Scholz was listening glancing down at the floor.

In France, Marine Le Pen was asking who will protect the French from what is happening there and the horrific memories of Islamist terrorism awakened when the government does not move decisively against those who undermine democracy while wondering how it is possible for many to talk about any prospect of a government of national unity when there are people in the (other) parties who refused to say that Hamas is a terrorist organization. When it is also officially one!

She questioned the level of democracy of all this and said that it is not possible to tolerate the fact that Hamas, which also killed 15 French people on 7 October along with 1300 Israelis, is being whitewashed without a trace of shame, in France itself.

The situation is similar in other countries too. And here as well. Most people don't take to the streets to shout. But they are frightened by what is happening. And if we talk about the centrists and the center-left they are shocked by a left totally incapable of doing anything beyond petty politics and indifferent to listening to their own concerns, especially in relation to the Immigration issue on which its primary concern is not to be accused of being xenophobic.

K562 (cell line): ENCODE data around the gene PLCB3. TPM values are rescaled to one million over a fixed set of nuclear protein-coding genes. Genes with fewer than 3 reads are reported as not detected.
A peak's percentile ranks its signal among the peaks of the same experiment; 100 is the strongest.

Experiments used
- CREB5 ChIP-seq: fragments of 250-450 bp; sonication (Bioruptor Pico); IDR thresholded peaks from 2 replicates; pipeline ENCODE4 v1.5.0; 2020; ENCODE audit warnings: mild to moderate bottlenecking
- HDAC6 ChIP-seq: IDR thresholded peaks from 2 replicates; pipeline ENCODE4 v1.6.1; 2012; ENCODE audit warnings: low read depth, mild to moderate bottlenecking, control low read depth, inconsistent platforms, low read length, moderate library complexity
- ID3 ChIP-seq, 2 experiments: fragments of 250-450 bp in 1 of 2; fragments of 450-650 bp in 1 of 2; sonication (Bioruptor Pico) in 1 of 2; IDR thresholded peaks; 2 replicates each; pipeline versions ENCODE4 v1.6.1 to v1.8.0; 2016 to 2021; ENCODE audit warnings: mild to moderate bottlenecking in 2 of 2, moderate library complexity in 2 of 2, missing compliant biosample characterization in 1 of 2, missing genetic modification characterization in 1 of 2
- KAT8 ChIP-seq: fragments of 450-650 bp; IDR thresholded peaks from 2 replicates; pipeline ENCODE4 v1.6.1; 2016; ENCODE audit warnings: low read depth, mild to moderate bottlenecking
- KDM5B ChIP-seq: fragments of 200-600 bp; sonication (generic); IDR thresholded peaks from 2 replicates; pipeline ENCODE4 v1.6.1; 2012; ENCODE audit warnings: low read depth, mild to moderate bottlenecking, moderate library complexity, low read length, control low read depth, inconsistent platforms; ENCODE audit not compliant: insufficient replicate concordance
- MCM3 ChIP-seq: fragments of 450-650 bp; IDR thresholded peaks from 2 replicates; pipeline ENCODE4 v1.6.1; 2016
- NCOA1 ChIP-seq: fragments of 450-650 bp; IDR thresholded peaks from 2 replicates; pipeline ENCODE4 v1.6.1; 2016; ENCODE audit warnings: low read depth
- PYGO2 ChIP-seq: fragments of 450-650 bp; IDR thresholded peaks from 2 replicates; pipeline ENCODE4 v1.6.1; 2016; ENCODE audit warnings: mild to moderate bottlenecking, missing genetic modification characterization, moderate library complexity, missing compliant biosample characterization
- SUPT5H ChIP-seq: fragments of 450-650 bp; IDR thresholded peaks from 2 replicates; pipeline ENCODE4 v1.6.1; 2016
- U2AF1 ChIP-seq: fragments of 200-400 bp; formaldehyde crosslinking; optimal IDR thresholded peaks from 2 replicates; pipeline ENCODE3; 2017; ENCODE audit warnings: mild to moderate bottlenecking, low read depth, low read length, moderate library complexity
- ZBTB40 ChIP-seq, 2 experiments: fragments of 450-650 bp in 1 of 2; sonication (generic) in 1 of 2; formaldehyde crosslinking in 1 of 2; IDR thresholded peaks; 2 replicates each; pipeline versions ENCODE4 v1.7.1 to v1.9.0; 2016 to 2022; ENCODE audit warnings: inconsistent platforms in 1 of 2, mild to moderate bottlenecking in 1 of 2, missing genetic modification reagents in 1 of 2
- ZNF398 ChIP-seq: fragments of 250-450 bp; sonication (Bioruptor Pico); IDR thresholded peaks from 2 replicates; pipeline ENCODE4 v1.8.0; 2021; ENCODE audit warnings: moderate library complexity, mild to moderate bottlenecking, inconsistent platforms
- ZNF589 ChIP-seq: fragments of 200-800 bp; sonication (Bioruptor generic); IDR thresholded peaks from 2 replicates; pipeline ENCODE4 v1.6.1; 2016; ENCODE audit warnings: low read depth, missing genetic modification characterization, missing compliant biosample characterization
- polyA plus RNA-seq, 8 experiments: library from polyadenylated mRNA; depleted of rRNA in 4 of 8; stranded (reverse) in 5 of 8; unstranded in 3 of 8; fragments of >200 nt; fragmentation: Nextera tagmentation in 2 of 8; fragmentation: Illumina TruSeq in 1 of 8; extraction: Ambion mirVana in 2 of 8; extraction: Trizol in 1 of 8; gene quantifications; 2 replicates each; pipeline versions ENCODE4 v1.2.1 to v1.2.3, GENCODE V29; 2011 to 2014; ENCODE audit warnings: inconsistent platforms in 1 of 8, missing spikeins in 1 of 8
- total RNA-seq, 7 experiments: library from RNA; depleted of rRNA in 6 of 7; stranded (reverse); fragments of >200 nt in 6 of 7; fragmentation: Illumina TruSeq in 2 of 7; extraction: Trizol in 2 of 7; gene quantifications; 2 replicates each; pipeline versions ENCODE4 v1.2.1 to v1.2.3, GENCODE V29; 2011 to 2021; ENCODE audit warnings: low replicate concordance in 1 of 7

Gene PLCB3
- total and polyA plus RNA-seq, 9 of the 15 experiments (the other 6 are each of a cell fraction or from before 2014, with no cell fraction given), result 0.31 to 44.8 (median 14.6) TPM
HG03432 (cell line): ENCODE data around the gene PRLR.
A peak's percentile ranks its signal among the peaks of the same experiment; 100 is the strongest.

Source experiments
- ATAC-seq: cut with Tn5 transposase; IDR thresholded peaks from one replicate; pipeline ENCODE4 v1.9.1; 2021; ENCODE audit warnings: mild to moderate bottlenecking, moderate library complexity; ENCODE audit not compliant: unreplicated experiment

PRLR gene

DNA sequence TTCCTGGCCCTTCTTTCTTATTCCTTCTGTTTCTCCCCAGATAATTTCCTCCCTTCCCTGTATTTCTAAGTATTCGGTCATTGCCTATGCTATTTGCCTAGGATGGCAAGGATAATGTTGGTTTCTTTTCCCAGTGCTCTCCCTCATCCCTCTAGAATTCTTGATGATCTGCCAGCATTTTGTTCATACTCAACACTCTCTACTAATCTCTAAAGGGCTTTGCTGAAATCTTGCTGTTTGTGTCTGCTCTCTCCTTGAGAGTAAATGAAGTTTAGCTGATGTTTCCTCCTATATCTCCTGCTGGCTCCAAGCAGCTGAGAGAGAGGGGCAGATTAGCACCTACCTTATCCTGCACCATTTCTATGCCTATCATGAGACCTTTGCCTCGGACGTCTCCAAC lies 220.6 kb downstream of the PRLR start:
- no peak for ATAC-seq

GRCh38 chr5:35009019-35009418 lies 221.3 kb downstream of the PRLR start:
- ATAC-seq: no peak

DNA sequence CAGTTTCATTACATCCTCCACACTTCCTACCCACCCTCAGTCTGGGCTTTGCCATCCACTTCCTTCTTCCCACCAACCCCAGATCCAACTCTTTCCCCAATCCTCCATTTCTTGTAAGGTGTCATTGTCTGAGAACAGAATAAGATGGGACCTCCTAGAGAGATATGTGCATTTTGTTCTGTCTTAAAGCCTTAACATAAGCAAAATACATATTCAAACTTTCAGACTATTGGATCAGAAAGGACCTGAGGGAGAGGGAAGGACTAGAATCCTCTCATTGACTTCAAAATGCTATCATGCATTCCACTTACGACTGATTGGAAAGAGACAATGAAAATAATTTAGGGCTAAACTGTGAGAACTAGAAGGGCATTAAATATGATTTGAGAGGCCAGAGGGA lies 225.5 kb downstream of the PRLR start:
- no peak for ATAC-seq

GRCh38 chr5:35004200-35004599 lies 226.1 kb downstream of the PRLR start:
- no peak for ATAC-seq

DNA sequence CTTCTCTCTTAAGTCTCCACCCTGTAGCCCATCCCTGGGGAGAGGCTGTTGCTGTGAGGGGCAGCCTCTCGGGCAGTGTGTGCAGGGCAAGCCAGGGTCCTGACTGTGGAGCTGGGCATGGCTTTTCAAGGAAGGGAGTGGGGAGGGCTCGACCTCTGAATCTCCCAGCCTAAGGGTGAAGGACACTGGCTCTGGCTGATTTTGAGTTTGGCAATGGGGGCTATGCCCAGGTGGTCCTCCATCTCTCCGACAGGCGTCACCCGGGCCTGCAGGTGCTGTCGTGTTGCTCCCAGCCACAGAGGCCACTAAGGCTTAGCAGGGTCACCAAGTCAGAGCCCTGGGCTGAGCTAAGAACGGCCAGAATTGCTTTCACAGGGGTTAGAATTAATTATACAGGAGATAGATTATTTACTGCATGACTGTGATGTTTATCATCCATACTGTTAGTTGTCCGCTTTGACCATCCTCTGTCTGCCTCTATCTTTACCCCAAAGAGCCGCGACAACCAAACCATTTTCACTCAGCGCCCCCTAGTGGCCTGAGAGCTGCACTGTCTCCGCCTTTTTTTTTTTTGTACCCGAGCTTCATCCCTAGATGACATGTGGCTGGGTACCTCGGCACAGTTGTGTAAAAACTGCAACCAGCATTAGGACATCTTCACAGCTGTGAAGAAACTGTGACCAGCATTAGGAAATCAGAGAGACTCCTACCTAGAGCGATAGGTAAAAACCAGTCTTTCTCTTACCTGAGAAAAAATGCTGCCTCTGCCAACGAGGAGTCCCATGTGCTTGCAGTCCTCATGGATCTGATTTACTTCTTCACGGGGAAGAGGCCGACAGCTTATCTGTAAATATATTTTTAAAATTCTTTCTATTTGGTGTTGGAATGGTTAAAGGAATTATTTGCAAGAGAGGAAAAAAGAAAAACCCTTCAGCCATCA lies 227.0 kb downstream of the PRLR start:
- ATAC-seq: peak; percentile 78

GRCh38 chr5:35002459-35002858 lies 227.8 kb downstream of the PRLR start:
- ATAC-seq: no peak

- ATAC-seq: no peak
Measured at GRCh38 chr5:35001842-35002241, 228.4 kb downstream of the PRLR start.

As, of course, with Islamism which our Left has come to "confuse" with the Palestinian issue, in its attempt to revive the polarisation of past decades, ignoring the fact that the people now have different concerns.

The other mainstream political forces, trapped here just as in Europe in the terror of political correctness, are mainly concerned with their image on social media (in Europe they are influenced by the electoral power of Muslim communities too) while citizens feel that politicians are miles away from them and that, although this is not really the case, immigrants are being treated better while they themselves are suffering.

There is no way of reversing this mood and impression other maybe than by looking at numbers, which show a great improvement in recent months, due to the measures taken by the government - if we are talking about Cyprus. But politically speaking, that's about it.